What do you think makes an effective Researcher in Residence?
Being conscious of the relationship between research, policy and practice is key. It’s less about achieving scholarship and more about transferring knowledge into practice and being very acutely aware that it is outcome driven – that is what the clinical team want and need you there for. The role we play is ensuring that the team are making evidence-based decisions in their work, in implementation of new policy, in service design etc.
What do you hope to achieve from being part of the Researchers in Residence programme?
Impact and positive change, ultimately. In my role changes are implemented in such a rapid way, you see change after weeks and months, and you know that your work and your effort is being delivered in a meaningful way. And when a change you test is not adopted, you get to be part of the conversation, you’re in the environment and you can understand why other evidence is being prioritised over your own.
What is the key to building a strong Researcher in Residence/practitioner relationship?
That’s a really interesting question. There’s no one way to arrive at that place of trust between researcher and clinician but as the researcher you need to be flexible and agile and invest time in building relationships. The art of being an embedded researcher is that you are seen and used as part of the team and it takes time to build up that familiarity and that level of trust. In academia I’d be responding to a tender or a research call around a very specific question but here I might get ad hoc questions on research in the work kitchen, or in the corridor or in a lift. But that’s the beauty and uniqueness of the role: you are exposed to the real world and gain new insights and new lines of enquiry from the most unusual people in the most unusual places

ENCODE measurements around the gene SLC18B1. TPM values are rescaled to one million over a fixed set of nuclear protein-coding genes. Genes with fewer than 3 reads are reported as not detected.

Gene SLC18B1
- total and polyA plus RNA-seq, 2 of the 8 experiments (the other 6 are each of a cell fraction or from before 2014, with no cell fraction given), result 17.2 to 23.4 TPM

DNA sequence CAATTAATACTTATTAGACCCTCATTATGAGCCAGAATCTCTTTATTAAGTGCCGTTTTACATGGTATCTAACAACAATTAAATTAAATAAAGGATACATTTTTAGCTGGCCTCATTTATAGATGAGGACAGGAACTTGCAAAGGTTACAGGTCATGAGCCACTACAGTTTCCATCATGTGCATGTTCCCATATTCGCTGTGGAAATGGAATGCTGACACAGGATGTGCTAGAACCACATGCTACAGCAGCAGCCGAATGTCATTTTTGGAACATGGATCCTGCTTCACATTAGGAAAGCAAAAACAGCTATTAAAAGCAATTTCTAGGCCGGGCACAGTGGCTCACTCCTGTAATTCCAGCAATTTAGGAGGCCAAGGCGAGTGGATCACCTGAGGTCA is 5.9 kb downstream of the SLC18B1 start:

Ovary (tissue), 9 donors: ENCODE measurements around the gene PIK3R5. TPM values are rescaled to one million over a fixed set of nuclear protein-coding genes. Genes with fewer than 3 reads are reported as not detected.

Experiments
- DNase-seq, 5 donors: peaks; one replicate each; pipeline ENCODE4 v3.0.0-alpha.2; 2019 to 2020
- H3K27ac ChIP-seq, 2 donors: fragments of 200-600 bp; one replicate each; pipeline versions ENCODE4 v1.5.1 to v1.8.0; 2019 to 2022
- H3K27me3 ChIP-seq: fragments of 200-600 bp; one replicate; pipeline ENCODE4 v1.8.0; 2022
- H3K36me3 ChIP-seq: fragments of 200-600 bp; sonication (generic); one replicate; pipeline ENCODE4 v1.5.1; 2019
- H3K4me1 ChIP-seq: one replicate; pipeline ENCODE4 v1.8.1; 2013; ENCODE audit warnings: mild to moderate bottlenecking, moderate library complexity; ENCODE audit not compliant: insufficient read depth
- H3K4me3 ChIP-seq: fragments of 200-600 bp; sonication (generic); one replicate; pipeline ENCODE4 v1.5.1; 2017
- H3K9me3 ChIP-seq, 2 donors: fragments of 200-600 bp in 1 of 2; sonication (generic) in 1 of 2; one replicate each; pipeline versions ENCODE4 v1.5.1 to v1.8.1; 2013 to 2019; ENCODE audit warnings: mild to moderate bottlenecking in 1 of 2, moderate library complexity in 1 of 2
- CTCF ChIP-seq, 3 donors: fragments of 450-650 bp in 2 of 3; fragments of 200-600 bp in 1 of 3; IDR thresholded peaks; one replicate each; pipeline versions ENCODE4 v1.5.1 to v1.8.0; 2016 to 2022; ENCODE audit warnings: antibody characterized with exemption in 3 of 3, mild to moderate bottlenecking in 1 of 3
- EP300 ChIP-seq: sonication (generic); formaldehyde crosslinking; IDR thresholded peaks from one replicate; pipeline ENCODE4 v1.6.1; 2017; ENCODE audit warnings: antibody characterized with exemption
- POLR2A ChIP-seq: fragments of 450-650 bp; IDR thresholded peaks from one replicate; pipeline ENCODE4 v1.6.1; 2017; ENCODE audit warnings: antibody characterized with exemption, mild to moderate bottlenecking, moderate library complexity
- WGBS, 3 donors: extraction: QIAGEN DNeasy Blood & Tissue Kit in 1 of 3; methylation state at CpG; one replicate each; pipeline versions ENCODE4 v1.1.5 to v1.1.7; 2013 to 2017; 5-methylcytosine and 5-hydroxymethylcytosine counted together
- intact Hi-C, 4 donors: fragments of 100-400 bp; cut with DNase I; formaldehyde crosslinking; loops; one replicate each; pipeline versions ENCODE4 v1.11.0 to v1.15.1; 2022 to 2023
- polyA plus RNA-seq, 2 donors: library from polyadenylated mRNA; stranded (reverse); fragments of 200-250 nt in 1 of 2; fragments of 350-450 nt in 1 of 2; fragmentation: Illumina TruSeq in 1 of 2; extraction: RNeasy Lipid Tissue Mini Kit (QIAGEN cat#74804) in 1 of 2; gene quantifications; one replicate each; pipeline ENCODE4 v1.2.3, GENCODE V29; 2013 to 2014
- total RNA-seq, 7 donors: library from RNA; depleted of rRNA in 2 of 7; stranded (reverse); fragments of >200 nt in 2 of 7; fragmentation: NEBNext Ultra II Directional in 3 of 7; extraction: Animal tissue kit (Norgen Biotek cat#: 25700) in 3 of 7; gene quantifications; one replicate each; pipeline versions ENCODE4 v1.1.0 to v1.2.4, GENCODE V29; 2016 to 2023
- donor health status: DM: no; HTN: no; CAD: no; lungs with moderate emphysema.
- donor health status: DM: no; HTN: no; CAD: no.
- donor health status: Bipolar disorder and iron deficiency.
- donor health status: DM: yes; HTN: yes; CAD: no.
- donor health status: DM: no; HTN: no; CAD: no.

What are your future goals for your work in Newham?
I’d like the Researcher in Residence role to continue as we roll out our work across the borough. Roll out will take several years and there will still be lots of learning and adapting necessary for the model to have the greatest benefit to patients and staff. Unlike traditional research, this type of work involves constant testing and learning. You get to really go to the heart of the problem.